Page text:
Since its launch in 2015, Masterclass has not only expanded the variety of its online course offerings but sought out ever-bigger names for its teachers. Names don’t come much bigger than Metallica in the world of heavy metal, and indeed in the world of rock music in general. Hence the broad title of the new Masterclass “Metallica Teaches Being a Band.” Having been a band for 40 years now, they presumably know more than a little about everything involved in that enterprise: not just recording hit albums like Master of Puppets and songs like “Enter Sandman,” but also weathering dramatic changes in both the music business and popular culture while cooperating for the good of the group.
Not that, to the men of Metallica, such cooperation has always come naturally. “There’ve been times when it’s been fractured and it looks like we were on the verge of breaking up,” says guitarist Kirk Hammett in the trailer for their Masterclass above.
He joined the band in 1983, which means he has very nearly as long a standing in the band as its founders, lead vocalist/rhythm guitarist James Hetfield and drummer Lars Ulrich. All of them, along with bassist Robert Trujillo, appear here as teachers to share their accumulated wisdom, have to do as it may with songwriting, performance, interpersonal communication, or the management of time and anger.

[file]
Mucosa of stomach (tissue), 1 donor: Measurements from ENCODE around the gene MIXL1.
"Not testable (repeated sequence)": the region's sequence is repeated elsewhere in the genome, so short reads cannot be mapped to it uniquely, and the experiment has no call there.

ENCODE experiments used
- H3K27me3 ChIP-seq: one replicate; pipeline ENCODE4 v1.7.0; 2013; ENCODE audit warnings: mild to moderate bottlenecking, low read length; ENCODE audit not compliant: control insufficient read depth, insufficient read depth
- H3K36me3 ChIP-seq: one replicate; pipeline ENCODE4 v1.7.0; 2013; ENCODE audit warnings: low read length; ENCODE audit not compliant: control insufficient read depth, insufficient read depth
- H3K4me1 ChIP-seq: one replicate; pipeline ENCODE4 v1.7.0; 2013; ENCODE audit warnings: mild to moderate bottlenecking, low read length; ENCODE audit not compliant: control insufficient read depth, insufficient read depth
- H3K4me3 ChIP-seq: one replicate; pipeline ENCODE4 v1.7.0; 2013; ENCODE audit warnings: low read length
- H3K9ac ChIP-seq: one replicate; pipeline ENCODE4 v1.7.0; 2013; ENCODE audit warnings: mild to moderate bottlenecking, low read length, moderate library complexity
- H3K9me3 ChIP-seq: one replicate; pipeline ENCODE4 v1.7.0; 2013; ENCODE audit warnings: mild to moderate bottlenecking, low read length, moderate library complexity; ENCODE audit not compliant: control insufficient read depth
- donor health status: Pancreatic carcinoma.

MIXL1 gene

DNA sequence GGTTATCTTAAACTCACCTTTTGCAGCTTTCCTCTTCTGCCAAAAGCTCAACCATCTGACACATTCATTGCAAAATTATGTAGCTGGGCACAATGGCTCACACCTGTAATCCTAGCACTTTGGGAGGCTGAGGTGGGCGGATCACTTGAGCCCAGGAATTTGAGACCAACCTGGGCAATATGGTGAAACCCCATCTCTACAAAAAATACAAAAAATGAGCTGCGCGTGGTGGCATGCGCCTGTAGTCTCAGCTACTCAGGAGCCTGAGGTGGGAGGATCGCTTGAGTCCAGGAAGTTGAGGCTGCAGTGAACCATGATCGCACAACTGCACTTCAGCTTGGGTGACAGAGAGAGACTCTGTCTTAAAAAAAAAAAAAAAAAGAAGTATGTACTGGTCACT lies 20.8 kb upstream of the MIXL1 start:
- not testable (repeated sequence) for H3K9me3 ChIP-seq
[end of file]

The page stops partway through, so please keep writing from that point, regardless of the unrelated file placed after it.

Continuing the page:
Like all Masterclasses, Metallica’s course is divided into many easily watchable video lessons, most with a practical slant. Musically inclined viewers, even those with no interest in becoming heavy-metal icons, will benefit from learning to work “From Riff to Song,” the principles of “Putting Together an Album,” and the art of “Navigating Egos.” But for Metallica fans in particular — whom, collectively, the band consider their fifth member — few lessons in any Masterclass could be as gripping as the deconstructions of “Enter Sandman,” “Master of Puppets,” and “One.” They do all this in a calmer, more reflective psychological place than the bitter, near-dysfunctional one in which the 2004 documentary Metallica: Some Kind of Monster found them — but not so calm and reflective that they can’t finish the course off with, as Hammett puts it, “a bad-ass performance.”
When you sign up to become a Masterclass member ($180 per year), you will have access to Metallica’s course plus 100 others.
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Based in Seoul, Colin Marshall writes and broadcasts on cities, language, and culture. His projects include the Substack newsletter Books on Cities, the book The Stateless City: a Walk through 21st-Century Los Angeles and the video series The City in Cinema. Follow him on Twitter at @colinmarshall or on Facebook.